Open Verification Library
OVL works by placing modules or components checking specific properties of the circuit alongside regular modules or components. Those special modules are called checkers and are tied to circuit signals via ports. Some aspects of the checker functionality can be modified by adjusting checker parameters. Typical properties verified by OVL checkers include:
- condition that should be always met,
- sequence of conditions that should be met,
- condition that should never occur,
- proper data value (even, odd, within a range, etc.),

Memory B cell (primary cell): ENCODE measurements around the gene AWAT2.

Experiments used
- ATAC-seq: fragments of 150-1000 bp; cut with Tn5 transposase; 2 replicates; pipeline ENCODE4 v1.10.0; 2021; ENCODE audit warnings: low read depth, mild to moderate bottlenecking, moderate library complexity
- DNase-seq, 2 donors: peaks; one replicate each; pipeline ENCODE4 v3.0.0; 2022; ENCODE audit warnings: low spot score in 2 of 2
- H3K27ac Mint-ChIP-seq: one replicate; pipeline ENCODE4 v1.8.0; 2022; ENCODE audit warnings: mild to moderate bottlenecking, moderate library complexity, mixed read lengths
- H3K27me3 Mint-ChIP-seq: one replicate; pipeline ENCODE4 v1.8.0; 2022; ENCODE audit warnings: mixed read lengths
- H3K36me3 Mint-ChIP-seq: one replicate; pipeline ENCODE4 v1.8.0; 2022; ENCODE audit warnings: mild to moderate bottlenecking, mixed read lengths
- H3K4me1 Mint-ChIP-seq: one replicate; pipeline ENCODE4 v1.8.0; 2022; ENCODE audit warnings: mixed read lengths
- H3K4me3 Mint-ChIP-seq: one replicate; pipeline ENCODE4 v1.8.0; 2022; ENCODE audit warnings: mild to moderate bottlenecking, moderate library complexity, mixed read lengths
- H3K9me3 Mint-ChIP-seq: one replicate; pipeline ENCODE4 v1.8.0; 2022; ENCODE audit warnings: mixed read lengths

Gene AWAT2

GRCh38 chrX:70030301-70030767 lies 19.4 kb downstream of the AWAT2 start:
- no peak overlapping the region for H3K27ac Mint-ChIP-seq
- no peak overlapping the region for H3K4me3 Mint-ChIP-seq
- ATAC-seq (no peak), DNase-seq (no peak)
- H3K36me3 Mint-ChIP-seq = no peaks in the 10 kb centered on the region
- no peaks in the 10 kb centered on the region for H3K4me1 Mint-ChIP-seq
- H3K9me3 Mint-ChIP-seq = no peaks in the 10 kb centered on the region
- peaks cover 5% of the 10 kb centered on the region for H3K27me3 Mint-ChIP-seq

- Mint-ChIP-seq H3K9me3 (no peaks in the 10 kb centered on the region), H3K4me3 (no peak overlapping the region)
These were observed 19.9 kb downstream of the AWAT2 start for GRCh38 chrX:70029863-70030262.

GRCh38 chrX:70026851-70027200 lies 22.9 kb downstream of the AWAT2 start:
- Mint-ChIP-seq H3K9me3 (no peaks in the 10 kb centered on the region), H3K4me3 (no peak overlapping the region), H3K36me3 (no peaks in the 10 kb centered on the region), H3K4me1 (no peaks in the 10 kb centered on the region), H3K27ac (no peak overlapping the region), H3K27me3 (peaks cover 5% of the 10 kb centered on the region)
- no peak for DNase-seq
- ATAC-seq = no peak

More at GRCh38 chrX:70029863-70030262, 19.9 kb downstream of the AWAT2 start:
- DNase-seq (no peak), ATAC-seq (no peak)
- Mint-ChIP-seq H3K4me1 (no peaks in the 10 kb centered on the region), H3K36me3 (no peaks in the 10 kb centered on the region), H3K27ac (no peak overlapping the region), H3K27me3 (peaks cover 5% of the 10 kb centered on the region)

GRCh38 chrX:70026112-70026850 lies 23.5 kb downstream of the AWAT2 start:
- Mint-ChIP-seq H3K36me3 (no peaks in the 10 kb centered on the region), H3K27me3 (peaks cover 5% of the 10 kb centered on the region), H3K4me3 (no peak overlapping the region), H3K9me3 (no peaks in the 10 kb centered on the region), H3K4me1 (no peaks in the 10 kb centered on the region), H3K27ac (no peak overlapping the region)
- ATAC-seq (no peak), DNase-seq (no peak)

- proper value change (e.g. increment or decrement within specified range),
- proper data encoding (e.g. one hot or one cold),
- proper timing of event (within given number of clock cycles or within window created by trigger events),
- valid protocol of data transmission,
- valid behavior of popular building blocks (e.g. FIFOs).
Depending on the selected parameters, OVL checkers can work as assertion, assumption or coverage point checkers. Main source of OVL popularity is the fact that it allows introducing high-level verification concepts to the existing or new designs without requiring new language, e.g. a designer having access to Verilog tools does not need a new language to start using property checking with OVL.
- OVL section of the Accellera page